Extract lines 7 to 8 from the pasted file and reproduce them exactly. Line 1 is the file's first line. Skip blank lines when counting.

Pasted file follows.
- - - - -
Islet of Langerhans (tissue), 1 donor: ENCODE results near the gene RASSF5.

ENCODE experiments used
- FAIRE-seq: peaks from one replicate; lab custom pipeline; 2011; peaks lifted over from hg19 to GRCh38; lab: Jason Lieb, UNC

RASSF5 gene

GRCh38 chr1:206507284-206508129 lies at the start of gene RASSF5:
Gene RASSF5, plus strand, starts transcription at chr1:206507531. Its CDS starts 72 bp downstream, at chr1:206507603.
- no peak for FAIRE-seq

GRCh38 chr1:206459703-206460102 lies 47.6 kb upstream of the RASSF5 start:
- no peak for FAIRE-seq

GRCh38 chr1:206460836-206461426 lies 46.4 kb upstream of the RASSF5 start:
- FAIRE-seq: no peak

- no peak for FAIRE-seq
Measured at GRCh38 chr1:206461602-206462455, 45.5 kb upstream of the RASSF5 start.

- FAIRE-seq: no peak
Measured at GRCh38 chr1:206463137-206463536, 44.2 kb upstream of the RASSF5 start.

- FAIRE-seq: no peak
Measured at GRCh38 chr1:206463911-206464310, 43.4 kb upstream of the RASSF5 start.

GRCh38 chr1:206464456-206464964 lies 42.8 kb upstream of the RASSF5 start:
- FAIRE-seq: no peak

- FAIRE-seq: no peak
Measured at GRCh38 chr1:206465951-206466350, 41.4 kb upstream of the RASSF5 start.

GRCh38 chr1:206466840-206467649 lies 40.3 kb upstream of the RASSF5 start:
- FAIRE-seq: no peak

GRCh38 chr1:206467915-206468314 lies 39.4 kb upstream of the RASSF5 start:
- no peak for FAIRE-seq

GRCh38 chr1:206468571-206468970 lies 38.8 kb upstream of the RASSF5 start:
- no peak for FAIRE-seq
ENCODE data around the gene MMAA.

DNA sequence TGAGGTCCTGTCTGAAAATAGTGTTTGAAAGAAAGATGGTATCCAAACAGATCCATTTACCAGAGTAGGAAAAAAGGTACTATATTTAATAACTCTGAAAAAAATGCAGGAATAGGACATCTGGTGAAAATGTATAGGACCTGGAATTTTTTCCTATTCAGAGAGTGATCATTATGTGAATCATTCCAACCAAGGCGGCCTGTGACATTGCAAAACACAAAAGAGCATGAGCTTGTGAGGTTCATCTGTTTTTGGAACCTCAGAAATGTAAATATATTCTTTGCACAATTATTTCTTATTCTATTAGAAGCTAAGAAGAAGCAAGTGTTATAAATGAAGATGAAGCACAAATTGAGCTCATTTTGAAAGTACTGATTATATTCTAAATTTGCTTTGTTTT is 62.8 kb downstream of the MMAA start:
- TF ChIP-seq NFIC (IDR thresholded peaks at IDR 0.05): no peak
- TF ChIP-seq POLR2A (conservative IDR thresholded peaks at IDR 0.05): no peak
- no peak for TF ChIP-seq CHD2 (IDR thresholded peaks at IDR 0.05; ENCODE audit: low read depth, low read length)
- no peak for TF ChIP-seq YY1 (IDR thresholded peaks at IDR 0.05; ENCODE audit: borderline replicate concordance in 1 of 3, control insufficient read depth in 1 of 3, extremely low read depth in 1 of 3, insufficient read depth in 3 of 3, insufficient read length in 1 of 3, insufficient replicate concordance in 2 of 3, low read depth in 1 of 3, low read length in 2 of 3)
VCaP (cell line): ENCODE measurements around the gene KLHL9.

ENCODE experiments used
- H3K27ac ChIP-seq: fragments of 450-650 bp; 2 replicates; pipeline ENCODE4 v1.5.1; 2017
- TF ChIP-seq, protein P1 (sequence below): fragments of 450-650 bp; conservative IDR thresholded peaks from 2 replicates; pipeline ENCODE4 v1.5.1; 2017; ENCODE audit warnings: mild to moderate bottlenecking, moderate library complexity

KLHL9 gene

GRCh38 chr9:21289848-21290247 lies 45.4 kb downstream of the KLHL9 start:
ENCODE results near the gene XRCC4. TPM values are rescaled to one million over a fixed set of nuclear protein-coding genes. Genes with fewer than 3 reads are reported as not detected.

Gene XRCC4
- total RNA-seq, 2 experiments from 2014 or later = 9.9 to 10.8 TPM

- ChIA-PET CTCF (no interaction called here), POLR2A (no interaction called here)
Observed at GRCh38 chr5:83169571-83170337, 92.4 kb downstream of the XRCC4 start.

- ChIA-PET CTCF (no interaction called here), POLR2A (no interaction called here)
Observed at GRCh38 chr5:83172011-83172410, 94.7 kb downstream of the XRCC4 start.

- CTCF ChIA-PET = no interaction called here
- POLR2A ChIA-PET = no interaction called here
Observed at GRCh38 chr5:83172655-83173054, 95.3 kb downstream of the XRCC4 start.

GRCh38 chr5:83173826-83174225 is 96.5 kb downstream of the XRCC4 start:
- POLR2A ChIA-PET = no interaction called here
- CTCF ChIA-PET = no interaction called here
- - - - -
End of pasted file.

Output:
- no peak for FAIRE-seq

GRCh38 chr1:206459703-206460102 lies 47.6 kb upstream of the RASSF5 start: